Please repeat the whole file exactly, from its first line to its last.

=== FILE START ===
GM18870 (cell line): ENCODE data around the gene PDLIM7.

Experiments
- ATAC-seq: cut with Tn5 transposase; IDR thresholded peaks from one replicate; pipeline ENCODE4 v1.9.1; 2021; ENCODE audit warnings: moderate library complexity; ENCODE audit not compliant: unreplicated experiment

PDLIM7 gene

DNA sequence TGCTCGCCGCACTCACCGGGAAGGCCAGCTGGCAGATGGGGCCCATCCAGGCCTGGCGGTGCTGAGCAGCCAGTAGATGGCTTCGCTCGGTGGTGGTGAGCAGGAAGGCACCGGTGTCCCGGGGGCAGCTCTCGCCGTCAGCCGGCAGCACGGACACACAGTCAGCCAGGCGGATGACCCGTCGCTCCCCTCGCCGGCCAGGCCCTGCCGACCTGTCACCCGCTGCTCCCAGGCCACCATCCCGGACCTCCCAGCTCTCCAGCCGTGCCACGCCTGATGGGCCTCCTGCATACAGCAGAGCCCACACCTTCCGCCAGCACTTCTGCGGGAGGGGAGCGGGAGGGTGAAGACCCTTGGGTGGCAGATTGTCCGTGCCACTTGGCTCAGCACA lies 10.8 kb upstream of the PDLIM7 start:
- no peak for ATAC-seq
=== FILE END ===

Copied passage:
GM18870 (cell line): ENCODE data around the gene PDLIM7.

Experiments
- ATAC-seq: cut with Tn5 transposase; IDR thresholded peaks from one replicate; pipeline ENCODE4 v1.9.1; 2021; ENCODE audit warnings: moderate library complexity; ENCODE audit not compliant: unreplicated experiment

PDLIM7 gene

DNA sequence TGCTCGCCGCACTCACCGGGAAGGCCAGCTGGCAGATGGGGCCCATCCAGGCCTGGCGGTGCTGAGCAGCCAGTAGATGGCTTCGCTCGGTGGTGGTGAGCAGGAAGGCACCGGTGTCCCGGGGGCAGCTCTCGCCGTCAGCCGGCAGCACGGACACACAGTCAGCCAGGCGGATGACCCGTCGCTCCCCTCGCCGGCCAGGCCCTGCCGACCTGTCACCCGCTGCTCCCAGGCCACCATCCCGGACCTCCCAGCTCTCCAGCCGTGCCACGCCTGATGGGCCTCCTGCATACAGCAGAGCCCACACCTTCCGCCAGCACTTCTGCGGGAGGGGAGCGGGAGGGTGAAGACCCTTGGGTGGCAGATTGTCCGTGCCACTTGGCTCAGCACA lies 10.8 kb upstream of the PDLIM7 start:
- no peak for ATAC-seq